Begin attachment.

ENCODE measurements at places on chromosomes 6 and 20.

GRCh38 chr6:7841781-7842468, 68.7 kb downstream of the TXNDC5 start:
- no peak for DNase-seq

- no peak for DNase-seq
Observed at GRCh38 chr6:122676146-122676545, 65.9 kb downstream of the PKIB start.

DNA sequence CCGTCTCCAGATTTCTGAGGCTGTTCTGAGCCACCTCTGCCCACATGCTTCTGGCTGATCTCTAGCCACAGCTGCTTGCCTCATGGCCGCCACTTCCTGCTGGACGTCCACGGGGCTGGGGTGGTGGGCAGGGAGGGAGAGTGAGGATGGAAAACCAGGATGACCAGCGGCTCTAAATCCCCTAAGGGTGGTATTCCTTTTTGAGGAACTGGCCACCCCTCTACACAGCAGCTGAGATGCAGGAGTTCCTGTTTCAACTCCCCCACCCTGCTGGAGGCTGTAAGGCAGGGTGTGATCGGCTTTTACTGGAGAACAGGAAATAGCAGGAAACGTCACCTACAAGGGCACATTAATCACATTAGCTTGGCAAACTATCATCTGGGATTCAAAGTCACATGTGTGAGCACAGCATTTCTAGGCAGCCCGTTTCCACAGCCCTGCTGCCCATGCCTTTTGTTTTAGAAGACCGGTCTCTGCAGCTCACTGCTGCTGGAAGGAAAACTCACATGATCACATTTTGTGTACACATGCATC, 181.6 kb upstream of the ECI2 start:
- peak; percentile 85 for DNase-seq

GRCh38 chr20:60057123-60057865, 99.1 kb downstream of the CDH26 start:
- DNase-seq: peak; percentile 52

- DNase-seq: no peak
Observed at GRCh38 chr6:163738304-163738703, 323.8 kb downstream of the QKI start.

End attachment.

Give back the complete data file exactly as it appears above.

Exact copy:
ENCODE measurements at places on chromosomes 6 and 20.

GRCh38 chr6:7841781-7842468, 68.7 kb downstream of the TXNDC5 start:
- no peak for DNase-seq

- no peak for DNase-seq
Observed at GRCh38 chr6:122676146-122676545, 65.9 kb downstream of the PKIB start.

DNA sequence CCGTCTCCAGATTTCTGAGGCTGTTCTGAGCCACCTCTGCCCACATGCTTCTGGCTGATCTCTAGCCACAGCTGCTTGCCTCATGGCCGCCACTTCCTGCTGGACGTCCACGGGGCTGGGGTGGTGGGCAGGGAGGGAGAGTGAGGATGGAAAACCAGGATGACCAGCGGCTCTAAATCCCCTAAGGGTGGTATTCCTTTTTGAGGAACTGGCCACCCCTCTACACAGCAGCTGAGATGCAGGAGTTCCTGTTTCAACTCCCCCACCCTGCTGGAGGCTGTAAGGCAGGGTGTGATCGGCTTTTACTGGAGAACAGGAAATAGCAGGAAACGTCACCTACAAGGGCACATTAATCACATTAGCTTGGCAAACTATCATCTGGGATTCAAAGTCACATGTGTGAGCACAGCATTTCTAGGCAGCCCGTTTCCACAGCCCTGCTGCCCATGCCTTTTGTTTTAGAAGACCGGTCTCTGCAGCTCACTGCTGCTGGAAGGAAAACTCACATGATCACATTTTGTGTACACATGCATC, 181.6 kb upstream of the ECI2 start:
- peak; percentile 85 for DNase-seq

GRCh38 chr20:60057123-60057865, 99.1 kb downstream of the CDH26 start:
- DNase-seq: peak; percentile 52

- DNase-seq: no peak
Observed at GRCh38 chr6:163738304-163738703, 323.8 kb downstream of the QKI start.